Most women who are overweight have a straightforward pregnancy and birth and deliver healthy babies. However, being overweight increases the chance of miscarriage, gestational diabetes, pre-eclampsia, labour complications, health problems for the baby and stillbirth. The higher the BMI, the greater the risk of complications. If you have a BMI of less than 35 and no other complications you can choose to have your baby in hospital, at home or in the birth centre. The amount of weight gain in pregnancy can vary. Only some of it is due to increased body fat – your baby, placenta, amniotic fluid and increases in maternal blood and fluid retention all contribute. However, if your BMI is over 30 you will be encouraged to not to have excessive weight gain and you will be offered a referral to a community weight management programme. Dieting or trying to lose weight in pregnancy is not recommended but eating a well balanced diet and being active can improve the wellbeing of you and your baby. Ask your midwife about healthy eating in pregnancy, and search healthy diet in pregnancy on NHS Choices www.nhs.uk Exercise Daily Moderate intensity physical activity such as swimming or brisk walking for at least 15 to 30 minutes a day is beneficial and will not harm you or your baby. If you exercised regularly before pregnancy you should be able to continue with no adverse effects. If you have not exercised before then you should begin with no more than 15 minutes of continuous exercise three times per week, increasing gradually to daily 30 minute sessions. Vitamin Supplements It is recommended that you take a high dose folic acid supplement of 5mg (milligrams) daily for the first 12 weeks of pregnancy to 3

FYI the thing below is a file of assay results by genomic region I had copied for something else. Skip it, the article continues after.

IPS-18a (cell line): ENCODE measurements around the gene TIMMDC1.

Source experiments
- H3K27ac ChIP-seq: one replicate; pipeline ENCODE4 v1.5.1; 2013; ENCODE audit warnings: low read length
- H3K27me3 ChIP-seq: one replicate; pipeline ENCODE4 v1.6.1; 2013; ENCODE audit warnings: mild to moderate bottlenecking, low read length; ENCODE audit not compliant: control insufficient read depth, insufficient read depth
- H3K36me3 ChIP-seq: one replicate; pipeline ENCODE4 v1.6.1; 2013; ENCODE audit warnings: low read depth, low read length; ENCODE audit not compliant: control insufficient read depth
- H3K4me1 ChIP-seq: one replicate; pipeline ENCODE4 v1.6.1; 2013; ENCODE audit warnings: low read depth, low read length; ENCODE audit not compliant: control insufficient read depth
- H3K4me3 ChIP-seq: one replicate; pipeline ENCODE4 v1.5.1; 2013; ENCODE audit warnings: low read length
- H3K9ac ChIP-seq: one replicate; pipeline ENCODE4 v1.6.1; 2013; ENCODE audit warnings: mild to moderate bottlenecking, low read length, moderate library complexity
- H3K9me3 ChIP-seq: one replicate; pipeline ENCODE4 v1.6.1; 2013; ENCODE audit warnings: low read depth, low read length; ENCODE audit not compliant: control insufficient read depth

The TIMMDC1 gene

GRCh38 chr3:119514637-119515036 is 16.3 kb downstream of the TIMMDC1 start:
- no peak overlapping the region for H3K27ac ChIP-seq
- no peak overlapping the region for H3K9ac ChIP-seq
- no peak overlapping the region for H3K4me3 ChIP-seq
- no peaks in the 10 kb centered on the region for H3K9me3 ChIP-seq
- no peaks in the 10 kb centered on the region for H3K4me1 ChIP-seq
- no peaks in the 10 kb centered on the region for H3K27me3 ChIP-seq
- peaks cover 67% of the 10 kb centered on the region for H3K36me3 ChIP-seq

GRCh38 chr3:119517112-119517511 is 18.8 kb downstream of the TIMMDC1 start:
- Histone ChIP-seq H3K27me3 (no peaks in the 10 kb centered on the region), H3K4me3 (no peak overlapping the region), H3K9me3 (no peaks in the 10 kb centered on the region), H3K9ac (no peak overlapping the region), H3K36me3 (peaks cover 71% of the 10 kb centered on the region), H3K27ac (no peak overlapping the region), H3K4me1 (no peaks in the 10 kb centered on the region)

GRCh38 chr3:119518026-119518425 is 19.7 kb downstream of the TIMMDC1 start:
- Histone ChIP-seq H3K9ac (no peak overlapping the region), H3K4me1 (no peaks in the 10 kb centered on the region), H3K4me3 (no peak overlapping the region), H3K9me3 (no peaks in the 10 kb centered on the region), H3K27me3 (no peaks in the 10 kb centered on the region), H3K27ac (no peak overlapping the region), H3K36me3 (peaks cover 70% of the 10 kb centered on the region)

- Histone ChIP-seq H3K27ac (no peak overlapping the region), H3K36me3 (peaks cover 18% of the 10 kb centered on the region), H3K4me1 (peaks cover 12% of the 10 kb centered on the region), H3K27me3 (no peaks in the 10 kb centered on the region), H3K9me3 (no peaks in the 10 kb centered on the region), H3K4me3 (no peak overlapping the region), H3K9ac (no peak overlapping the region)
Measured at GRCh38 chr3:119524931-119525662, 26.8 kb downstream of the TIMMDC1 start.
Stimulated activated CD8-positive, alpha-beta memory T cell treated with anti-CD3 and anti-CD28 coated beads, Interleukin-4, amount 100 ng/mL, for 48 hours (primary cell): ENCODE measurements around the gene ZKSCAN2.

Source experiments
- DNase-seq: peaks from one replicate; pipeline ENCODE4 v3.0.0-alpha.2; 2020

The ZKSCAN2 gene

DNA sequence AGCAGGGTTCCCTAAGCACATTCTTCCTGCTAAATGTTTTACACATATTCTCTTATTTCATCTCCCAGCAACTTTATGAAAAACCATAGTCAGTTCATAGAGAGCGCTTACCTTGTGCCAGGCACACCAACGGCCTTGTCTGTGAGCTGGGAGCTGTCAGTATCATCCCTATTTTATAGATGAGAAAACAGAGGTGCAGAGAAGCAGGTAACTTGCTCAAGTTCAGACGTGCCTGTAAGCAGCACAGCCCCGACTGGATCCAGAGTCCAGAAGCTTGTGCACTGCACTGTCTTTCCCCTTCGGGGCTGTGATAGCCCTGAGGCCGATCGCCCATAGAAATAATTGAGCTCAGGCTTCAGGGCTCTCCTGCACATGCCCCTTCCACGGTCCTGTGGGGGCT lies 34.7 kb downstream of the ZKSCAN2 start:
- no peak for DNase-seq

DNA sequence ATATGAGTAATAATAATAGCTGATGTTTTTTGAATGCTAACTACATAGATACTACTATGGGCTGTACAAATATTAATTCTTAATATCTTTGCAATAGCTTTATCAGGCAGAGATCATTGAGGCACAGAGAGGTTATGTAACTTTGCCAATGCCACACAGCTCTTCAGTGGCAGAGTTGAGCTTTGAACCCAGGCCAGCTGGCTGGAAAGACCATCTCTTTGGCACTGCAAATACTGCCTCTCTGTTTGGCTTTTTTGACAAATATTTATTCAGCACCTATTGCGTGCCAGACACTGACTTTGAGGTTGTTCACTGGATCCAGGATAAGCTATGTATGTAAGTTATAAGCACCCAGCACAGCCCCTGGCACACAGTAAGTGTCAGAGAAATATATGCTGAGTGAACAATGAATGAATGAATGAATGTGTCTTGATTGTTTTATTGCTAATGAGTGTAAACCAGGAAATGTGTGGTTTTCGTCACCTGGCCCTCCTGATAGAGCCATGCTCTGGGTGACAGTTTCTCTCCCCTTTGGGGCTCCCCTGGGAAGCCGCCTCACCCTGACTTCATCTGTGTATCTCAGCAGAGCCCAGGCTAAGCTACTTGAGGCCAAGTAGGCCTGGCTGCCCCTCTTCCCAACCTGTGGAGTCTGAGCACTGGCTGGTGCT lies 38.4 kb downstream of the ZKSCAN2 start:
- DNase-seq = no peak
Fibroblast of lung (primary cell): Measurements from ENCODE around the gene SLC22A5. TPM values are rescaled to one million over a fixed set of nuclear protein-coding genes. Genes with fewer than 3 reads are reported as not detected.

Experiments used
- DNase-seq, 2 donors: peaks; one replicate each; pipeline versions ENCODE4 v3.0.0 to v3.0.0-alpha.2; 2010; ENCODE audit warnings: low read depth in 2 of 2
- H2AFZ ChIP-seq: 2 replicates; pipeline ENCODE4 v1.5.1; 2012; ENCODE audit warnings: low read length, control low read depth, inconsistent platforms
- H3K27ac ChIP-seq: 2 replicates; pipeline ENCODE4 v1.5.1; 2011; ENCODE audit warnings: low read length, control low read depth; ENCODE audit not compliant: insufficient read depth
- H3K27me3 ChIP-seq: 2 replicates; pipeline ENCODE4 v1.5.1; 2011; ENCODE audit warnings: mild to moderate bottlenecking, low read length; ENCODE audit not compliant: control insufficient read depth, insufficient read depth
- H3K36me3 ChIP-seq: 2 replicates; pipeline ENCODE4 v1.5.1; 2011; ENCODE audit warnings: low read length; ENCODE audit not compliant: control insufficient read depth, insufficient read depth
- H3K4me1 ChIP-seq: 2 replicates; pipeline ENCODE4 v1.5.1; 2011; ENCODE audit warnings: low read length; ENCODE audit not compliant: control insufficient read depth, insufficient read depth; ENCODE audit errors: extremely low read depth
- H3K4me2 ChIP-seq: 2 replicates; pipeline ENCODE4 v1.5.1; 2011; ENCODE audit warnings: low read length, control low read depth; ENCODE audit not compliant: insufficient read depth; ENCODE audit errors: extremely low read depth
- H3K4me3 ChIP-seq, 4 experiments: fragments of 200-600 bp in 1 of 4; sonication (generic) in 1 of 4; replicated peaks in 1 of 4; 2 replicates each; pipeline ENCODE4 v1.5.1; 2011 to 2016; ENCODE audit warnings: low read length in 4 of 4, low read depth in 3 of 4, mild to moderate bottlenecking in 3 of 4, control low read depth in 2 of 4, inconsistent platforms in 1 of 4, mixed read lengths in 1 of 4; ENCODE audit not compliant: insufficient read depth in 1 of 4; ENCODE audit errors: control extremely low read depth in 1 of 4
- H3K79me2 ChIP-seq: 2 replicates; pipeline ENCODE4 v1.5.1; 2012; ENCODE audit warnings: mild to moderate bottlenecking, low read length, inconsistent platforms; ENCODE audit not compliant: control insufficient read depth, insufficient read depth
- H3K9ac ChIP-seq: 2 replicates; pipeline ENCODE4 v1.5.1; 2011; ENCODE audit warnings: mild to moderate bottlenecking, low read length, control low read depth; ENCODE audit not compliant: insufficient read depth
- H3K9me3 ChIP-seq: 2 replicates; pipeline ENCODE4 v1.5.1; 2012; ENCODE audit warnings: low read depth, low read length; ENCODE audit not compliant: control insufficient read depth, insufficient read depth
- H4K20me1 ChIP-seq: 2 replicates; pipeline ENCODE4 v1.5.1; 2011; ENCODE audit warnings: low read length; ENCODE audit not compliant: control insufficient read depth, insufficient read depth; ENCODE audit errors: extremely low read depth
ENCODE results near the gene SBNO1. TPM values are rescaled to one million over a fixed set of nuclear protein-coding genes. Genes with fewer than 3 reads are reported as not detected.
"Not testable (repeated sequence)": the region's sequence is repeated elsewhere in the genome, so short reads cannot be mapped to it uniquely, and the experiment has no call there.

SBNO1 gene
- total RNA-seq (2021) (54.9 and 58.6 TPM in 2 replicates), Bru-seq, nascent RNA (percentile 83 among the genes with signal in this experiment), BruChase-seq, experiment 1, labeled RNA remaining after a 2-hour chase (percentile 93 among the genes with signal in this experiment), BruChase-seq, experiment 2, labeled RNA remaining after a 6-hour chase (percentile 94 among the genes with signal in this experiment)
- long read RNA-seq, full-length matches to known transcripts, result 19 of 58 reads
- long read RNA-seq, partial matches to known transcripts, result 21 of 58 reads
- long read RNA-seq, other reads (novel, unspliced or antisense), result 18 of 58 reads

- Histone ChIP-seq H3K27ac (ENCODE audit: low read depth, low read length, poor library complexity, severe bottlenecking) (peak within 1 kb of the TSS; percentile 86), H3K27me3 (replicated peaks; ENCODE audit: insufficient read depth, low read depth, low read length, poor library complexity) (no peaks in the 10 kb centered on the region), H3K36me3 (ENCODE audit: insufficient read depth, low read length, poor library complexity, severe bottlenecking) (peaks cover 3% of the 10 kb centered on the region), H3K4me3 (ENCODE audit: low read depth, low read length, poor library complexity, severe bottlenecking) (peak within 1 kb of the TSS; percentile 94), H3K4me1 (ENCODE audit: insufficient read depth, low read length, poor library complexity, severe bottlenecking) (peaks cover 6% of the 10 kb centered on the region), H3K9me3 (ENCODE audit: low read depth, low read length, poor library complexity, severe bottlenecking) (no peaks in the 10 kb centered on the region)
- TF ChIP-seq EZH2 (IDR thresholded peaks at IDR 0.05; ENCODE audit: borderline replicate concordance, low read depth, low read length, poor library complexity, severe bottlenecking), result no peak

reduce the risk of neural tube defects. A daily supplement of 10mcg (micrograms) of vitamin D taken throughout your pregnancy is also recommended to keep your bones healthy and to provide your baby with enough vitamin D for the first few months of life. Ask your midwife about Healthy Start Vitamin supplements or visit www.healthystart.nhs.uk. If you are not eligible for Healthy Start 10mcg vitamin D tablets can be purchased from various commercial outlets. Checking the position and size of your baby If you have a high BMI it can be difficult to feel the size or position of the baby accurately and it may be necessary to have additional scans to check the growth of your baby. All women are offered two scans in their pregnancy to check the baby’s major organs, size and physical characteristics. If there is a lot of excess body fat around the tummy ultrasound scan pictures can be unclear. This can limit the ability to identify any problems and to see how well the baby is growing. Labour It is worth remembering that most women have straightforward births. However, women who have a high BMI may experience more difficulties in labour. We know that women who have a high BMI are at an increased likelihood of having:• an induced labour • a longer labour • a caesarean section • difficulties in hearing the baby’s heartbeat • bigger babies and difficulties delivering the baby’s shoulders • heavy bleeding immediately after birth • problems having epidurals and drips inserted • a repeat caesarean section • a baby who has breathing difficulties after birth.